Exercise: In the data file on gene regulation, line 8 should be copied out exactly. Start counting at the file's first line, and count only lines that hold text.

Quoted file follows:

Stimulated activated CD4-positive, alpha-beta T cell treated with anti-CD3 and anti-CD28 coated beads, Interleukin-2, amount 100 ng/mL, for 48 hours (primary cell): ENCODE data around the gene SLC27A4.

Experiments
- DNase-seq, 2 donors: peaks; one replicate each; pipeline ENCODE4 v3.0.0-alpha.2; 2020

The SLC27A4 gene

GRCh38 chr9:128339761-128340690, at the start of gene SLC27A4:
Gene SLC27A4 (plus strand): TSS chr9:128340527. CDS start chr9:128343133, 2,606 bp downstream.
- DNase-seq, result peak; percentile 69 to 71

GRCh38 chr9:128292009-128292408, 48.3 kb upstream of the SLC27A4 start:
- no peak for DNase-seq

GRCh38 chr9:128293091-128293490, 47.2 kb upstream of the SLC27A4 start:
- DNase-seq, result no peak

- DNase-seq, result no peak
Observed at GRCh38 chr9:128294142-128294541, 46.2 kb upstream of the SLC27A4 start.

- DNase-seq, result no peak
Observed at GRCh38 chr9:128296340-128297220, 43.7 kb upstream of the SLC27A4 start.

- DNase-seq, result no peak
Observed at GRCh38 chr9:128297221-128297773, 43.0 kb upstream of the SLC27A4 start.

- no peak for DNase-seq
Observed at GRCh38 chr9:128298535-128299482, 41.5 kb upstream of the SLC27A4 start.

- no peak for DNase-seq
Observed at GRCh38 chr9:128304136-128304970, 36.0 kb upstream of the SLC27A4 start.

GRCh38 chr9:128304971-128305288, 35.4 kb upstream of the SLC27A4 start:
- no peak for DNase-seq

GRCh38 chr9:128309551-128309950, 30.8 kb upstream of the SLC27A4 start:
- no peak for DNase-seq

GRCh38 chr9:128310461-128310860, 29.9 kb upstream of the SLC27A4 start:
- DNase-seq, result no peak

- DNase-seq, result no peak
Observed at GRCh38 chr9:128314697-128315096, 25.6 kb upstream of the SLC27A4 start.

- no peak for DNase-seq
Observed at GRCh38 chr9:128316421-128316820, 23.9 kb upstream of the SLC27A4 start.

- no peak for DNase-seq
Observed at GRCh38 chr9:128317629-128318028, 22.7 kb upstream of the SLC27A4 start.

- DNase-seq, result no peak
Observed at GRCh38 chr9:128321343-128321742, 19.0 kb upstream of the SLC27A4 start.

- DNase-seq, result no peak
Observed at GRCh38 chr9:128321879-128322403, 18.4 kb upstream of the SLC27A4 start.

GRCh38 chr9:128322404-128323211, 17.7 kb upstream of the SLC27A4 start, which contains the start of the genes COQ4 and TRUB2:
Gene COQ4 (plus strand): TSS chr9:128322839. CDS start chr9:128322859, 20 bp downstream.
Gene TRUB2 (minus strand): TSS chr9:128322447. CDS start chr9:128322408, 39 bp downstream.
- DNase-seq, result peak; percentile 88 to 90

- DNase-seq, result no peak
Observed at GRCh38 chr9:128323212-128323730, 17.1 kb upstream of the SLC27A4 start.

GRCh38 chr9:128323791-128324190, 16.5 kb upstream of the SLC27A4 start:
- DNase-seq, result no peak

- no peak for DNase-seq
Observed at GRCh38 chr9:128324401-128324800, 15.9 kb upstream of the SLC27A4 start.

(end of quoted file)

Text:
GRCh38 chr9:128292009-128292408, 48.3 kb upstream of the SLC27A4 start: